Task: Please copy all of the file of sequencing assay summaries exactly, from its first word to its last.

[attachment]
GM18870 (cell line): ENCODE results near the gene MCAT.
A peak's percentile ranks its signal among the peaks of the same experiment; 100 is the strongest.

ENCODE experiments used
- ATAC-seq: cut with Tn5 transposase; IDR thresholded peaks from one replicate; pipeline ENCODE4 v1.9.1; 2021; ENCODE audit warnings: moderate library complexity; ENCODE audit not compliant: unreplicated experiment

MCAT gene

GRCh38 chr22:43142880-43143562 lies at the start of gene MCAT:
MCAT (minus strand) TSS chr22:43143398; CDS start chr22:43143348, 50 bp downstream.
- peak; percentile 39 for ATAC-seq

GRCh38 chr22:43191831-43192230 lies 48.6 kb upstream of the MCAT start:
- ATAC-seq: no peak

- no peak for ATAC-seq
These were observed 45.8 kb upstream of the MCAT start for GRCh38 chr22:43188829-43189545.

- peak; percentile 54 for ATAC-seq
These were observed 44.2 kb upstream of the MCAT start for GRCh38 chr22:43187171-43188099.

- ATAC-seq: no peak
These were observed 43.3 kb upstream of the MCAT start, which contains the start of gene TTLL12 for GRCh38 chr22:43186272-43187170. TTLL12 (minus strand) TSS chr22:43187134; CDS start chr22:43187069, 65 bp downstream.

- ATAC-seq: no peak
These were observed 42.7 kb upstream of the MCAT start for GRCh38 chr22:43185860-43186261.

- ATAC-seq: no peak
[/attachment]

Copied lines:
GM18870 (cell line): ENCODE results near the gene MCAT.
A peak's percentile ranks its signal among the peaks of the same experiment; 100 is the strongest.

ENCODE experiments used
- ATAC-seq: cut with Tn5 transposase; IDR thresholded peaks from one replicate; pipeline ENCODE4 v1.9.1; 2021; ENCODE audit warnings: moderate library complexity; ENCODE audit not compliant: unreplicated experiment

MCAT gene

GRCh38 chr22:43142880-43143562 lies at the start of gene MCAT:
MCAT (minus strand) TSS chr22:43143398; CDS start chr22:43143348, 50 bp downstream.
- peak; percentile 39 for ATAC-seq

GRCh38 chr22:43191831-43192230 lies 48.6 kb upstream of the MCAT start:
- ATAC-seq: no peak

- no peak for ATAC-seq
These were observed 45.8 kb upstream of the MCAT start for GRCh38 chr22:43188829-43189545.

- peak; percentile 54 for ATAC-seq
These were observed 44.2 kb upstream of the MCAT start for GRCh38 chr22:43187171-43188099.

- ATAC-seq: no peak
These were observed 43.3 kb upstream of the MCAT start, which contains the start of gene TTLL12 for GRCh38 chr22:43186272-43187170. TTLL12 (minus strand) TSS chr22:43187134; CDS start chr22:43187069, 65 bp downstream.

- ATAC-seq: no peak
These were observed 42.7 kb upstream of the MCAT start for GRCh38 chr22:43185860-43186261.

- ATAC-seq: no peak